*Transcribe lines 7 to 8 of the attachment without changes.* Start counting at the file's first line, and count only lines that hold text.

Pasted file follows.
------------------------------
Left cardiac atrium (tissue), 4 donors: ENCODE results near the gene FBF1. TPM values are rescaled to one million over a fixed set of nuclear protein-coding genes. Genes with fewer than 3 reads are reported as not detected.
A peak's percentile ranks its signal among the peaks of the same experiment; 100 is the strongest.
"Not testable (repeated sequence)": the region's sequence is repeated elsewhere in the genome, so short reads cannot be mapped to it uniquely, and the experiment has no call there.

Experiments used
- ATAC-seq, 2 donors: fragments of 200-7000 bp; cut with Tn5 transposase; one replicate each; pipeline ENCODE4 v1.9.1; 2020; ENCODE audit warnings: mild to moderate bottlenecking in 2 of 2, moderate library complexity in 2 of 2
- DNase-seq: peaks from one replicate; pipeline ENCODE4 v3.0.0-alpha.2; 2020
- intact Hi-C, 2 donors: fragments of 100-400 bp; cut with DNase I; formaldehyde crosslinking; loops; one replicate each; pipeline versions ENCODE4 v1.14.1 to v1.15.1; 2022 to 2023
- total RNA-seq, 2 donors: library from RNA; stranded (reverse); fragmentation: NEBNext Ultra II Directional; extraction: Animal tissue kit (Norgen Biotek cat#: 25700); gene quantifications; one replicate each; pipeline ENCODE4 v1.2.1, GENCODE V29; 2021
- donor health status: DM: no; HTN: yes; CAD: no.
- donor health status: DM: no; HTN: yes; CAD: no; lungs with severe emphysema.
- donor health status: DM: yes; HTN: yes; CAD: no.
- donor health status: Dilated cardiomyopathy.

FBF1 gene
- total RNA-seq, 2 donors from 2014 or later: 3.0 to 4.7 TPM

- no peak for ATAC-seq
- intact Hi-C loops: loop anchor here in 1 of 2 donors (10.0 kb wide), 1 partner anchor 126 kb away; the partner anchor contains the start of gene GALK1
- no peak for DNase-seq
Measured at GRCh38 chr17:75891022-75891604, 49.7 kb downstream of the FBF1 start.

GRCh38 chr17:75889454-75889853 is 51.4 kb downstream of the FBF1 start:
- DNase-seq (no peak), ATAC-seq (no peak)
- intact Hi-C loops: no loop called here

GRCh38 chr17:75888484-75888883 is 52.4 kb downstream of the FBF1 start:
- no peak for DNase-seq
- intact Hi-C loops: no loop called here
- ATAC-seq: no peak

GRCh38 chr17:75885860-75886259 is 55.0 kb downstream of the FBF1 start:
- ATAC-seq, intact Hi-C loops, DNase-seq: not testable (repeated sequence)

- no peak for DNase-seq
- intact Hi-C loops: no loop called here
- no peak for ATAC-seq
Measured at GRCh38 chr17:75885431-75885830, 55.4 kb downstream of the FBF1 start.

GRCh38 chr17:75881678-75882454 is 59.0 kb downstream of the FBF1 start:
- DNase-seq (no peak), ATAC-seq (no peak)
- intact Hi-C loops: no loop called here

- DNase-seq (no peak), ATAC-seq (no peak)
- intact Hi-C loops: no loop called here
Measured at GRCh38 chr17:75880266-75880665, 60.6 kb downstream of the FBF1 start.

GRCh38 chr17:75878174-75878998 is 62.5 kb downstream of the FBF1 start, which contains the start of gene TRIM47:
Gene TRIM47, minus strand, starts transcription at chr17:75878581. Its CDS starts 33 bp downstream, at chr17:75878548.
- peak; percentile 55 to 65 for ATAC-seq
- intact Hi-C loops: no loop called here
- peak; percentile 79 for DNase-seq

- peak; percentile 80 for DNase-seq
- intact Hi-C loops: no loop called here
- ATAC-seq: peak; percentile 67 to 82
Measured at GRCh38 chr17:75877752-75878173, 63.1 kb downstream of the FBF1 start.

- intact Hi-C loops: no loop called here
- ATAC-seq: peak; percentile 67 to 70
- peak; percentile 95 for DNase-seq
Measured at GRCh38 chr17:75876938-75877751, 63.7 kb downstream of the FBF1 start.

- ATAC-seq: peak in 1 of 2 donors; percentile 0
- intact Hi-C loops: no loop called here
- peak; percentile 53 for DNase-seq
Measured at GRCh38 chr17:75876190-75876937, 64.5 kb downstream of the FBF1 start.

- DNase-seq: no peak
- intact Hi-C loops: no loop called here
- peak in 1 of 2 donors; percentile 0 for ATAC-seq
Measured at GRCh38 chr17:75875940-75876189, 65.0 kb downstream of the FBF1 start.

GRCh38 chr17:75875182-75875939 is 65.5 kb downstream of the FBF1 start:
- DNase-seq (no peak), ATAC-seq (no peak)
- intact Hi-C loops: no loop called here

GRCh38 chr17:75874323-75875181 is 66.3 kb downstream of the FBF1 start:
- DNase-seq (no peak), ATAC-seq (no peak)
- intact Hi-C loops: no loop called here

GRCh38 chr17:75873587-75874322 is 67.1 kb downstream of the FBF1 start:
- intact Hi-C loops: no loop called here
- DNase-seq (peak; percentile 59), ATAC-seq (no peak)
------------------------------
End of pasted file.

- intact Hi-C, 2 donors: fragments of 100-400 bp; cut with DNase I; formaldehyde crosslinking; loops; one replicate each; pipeline versions ENCODE4 v1.14.1 to v1.15.1; 2022 to 2023
- total RNA-seq, 2 donors: library from RNA; stranded (reverse); fragmentation: NEBNext Ultra II Directional; extraction: Animal tissue kit (Norgen Biotek cat#: 25700); gene quantifications; one replicate each; pipeline ENCODE4 v1.2.1, GENCODE V29; 2021